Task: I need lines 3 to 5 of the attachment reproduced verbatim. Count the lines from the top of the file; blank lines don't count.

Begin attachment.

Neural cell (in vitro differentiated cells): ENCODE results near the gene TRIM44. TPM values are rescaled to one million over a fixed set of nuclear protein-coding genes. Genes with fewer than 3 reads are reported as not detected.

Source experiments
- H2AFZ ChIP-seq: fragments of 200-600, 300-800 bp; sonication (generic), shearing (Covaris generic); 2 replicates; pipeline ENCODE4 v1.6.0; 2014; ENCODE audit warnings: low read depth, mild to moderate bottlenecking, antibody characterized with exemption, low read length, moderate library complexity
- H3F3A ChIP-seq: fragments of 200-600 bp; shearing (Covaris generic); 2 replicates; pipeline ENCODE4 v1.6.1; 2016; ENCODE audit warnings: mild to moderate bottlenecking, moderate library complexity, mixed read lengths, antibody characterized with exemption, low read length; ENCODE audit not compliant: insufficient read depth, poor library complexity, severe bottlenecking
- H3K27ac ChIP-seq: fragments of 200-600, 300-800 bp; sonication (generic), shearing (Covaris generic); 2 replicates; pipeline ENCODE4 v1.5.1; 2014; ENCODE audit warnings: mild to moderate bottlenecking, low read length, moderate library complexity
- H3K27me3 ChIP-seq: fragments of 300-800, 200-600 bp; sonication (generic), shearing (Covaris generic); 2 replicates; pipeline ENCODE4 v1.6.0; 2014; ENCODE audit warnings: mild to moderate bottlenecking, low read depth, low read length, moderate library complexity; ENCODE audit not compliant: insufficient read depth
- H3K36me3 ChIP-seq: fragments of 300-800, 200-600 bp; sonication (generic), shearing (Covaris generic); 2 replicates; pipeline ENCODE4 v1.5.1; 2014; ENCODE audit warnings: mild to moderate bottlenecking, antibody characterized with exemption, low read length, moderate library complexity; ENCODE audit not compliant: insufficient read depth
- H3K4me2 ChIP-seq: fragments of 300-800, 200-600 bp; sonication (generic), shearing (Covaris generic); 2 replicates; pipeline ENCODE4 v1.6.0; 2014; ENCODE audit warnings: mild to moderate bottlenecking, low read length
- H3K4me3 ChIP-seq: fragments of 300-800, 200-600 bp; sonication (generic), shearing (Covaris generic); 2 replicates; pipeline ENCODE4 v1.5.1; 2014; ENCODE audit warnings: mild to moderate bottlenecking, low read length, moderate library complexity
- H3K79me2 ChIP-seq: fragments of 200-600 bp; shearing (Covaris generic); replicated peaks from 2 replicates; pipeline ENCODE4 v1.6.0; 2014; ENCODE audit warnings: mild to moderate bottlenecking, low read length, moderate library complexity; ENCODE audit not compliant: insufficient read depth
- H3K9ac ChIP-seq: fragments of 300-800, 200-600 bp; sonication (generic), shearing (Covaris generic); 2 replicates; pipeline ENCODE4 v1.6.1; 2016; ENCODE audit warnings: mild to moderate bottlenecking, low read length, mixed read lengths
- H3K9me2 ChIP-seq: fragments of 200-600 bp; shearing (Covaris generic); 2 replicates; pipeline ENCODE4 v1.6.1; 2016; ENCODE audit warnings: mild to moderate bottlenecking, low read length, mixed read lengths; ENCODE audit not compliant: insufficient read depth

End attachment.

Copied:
- H2AFZ ChIP-seq: fragments of 200-600, 300-800 bp; sonication (generic), shearing (Covaris generic); 2 replicates; pipeline ENCODE4 v1.6.0; 2014; ENCODE audit warnings: low read depth, mild to moderate bottlenecking, antibody characterized with exemption, low read length, moderate library complexity
- H3F3A ChIP-seq: fragments of 200-600 bp; shearing (Covaris generic); 2 replicates; pipeline ENCODE4 v1.6.1; 2016; ENCODE audit warnings: mild to moderate bottlenecking, moderate library complexity, mixed read lengths, antibody characterized with exemption, low read length; ENCODE audit not compliant: insufficient read depth, poor library complexity, severe bottlenecking
- H3K27ac ChIP-seq: fragments of 200-600, 300-800 bp; sonication (generic), shearing (Covaris generic); 2 replicates; pipeline ENCODE4 v1.5.1; 2014; ENCODE audit warnings: mild to moderate bottlenecking, low read length, moderate library complexity